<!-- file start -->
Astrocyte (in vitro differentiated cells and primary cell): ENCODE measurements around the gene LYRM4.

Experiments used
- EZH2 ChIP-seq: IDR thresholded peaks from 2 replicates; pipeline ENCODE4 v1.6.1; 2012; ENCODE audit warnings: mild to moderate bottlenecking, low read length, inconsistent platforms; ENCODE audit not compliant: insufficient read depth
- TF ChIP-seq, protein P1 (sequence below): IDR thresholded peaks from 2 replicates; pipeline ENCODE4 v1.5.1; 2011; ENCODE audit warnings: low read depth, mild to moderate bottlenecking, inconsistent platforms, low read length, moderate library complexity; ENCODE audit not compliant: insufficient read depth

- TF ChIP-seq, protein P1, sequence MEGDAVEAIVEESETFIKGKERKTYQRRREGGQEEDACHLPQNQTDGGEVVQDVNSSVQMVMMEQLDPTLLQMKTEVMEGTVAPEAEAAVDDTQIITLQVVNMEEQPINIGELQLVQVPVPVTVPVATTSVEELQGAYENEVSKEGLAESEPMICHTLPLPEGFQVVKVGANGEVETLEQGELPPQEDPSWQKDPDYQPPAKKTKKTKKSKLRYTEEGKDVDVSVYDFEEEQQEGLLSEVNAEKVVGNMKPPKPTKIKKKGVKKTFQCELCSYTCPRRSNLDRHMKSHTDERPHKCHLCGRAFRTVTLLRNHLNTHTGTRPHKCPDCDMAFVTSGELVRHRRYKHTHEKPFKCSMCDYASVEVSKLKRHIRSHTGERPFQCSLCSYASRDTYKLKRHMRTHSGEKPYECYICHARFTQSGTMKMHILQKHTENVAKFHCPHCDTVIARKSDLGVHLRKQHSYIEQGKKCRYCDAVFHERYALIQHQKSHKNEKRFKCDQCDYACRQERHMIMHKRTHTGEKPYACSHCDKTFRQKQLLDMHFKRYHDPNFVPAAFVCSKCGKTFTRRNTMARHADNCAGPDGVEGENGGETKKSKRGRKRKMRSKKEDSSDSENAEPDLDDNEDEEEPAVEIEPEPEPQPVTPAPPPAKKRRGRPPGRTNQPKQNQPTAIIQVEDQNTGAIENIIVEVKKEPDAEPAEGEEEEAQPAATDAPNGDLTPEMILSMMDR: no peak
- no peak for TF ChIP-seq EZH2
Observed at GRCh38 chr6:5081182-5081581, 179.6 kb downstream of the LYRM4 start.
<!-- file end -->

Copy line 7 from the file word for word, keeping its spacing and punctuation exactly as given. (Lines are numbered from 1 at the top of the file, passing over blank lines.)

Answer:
Observed at GRCh38 chr6:5081182-5081581, 179.6 kb downstream of the LYRM4 start.